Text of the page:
Wednesday, February 24, 2010


If all the world could sing a song in one great choir
Every common man and king
And every child would sing along to lift us higher
And even Heaven came to sing

Build: Would we find a common language
That’s understood by everyone
Well I suppose there is a song already written
And every day that song is sung

It’s sung by a woman who stands in an apron
Stirring a supper in ¾ time
It’s sung by a daddy cuddling his baby
A rock-a-bye rhythm in lullaby rhyme
One in the name of sweet Savior, Jesus
Sung by a prisoner who needs a new start
Though each one is different
They’re strangely familiar
They’re singing the song of the heart

If we could look beyond the wars that come between us
And we could play a simple part
And take away our common fears, what would that leave us
The music of the heart

Build: Then we’d find a common language
That’s understood by everyone
And I know there is a song, already written
And every day that song is sung

(sung by a soldier, who’s doing his part)

They’re singing the song of the heart

It struck me, when my kids were little and I was trying to fit my education as a songwriter in between diaper changes, that the best music I might ever create would be silently set to the rhythms of daily life. Some little spirit whispered to mine that I was not alone; that most people just lived their lives in survival mode, and whatever struggles I might be enduring were not exclusive nor particularly unique. Here in America we had entered a war, the Gulf War, and at the same time I was reading the beautiful words of Victor Hugo in the 5 volumes of Les Miserables. The “prisoner” part of this song is a tribute to Jean ValJean…who needed a new start. And the soldier was every American who tented in the blistering desert of an unpopular middle-eastern conflict.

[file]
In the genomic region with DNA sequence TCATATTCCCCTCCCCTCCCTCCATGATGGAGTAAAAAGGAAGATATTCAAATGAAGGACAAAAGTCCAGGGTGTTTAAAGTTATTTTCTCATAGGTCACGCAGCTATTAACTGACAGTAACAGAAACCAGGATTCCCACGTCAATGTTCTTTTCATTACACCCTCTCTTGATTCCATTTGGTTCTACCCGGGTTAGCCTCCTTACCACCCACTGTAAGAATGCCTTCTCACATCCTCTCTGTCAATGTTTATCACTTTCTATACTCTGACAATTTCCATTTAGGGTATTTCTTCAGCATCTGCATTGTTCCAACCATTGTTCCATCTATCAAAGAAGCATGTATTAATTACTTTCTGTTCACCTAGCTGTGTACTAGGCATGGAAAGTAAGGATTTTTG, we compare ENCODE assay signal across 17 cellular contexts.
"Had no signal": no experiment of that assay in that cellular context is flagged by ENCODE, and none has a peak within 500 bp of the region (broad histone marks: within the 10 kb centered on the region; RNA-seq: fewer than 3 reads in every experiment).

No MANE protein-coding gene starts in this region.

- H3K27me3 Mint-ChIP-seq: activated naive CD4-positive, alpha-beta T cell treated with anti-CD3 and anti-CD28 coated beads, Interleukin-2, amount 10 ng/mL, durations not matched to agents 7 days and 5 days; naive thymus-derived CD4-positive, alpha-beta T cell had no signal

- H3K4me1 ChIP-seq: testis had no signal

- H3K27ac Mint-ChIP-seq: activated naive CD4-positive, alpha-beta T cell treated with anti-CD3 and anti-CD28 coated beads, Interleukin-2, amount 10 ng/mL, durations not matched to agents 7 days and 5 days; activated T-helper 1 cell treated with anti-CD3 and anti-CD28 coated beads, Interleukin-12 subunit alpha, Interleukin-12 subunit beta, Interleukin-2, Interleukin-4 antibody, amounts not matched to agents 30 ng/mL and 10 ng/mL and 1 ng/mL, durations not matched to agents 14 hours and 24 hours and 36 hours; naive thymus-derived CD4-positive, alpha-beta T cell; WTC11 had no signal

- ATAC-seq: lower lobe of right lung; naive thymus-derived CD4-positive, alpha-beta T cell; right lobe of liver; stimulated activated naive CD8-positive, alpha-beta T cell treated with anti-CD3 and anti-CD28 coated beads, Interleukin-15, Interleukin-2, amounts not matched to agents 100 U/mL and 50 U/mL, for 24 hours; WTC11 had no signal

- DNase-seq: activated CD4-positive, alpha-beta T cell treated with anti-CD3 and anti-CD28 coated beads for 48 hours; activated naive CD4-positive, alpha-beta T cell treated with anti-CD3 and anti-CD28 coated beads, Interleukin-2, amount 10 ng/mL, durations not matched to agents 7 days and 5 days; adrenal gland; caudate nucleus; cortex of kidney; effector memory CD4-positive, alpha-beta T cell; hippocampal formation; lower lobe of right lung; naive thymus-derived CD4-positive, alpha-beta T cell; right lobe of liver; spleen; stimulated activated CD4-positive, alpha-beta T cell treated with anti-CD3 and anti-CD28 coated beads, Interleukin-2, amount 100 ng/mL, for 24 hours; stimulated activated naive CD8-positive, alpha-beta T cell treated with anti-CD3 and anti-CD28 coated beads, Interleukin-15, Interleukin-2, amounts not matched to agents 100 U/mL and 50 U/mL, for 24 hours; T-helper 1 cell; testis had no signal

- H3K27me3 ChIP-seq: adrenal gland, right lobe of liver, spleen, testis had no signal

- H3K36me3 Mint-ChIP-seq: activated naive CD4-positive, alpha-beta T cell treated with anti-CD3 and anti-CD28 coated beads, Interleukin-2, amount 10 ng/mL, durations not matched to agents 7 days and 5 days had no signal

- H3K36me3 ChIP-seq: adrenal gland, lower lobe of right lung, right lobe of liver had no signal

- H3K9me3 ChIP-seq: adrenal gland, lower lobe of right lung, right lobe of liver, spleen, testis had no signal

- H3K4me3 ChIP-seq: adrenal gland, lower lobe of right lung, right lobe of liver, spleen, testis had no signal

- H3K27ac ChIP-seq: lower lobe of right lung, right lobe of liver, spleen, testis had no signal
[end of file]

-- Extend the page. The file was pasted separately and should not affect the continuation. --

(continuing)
I do like thinking of the whole world singing in one great choir…kings and commoners. As I dove into that thought I realized that while our spoken languages might be different, the language of the heart is universal.

I have thickened Thanksgiving gravy in ¾ time ever since. I stand before the fire as my sisters do across mountains and oceans - regardless of the day, or what is boiling in our pots - keeping time with our heartbeats. I close my eyes and hear the lovely silent chorus.


  1. wow. i had almost forgotten about some of these songs. i like this one and haven't thought of it for too long.

    this is a great adventure! thanks for the hard work.

  2. Beautiful again. "Most men live lives of quiet desperation," said the Thoreau. Most women live lives of dogged hope. The song strains are complex, and change modes right in the middle. But we all recognize them sooner or later. I don't usually sing joy, because I am too busy with it. But I almost always sing relief.